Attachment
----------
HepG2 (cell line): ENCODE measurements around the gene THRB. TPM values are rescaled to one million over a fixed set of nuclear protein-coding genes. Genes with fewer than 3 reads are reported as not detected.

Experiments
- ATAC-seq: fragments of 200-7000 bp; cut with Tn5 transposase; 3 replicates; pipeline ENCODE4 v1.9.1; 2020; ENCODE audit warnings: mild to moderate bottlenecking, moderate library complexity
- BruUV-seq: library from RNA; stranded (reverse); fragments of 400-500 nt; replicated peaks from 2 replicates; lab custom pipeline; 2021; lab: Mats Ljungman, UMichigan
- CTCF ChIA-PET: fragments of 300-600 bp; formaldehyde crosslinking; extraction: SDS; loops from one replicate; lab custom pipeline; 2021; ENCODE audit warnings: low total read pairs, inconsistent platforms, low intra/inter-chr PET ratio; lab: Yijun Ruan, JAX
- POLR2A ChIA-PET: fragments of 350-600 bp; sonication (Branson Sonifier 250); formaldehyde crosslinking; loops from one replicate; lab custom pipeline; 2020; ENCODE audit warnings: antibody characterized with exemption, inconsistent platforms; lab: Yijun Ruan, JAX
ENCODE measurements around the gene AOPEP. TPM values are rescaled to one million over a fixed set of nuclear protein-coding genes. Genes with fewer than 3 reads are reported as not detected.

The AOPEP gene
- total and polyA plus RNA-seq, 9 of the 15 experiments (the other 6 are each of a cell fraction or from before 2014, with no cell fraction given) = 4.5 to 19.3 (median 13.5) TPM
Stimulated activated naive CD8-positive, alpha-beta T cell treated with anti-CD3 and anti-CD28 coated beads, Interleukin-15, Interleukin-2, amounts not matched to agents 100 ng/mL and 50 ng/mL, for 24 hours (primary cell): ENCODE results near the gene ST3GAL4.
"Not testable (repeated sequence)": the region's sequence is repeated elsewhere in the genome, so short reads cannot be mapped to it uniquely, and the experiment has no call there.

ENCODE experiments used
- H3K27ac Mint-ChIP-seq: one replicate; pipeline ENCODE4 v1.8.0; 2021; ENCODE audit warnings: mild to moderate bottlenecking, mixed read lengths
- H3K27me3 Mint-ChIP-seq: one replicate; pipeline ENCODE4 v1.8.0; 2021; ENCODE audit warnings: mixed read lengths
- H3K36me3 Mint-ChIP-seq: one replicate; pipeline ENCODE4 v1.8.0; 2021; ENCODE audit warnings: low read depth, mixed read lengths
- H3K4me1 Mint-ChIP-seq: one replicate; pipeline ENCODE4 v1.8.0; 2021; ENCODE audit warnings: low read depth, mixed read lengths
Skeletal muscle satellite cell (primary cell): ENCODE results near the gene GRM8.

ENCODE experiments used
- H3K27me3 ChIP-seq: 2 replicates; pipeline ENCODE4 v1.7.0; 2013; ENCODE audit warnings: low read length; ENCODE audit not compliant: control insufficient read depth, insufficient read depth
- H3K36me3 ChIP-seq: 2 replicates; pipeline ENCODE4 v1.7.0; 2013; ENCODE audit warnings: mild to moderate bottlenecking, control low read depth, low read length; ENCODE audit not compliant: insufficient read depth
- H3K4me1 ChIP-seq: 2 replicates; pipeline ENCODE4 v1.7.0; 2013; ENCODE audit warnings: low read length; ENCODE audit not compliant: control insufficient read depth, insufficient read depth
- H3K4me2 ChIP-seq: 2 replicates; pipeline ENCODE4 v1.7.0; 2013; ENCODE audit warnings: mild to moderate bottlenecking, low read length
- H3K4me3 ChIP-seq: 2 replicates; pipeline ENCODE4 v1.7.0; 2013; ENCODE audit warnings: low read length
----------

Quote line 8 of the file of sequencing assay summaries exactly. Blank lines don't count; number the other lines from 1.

The AOPEP gene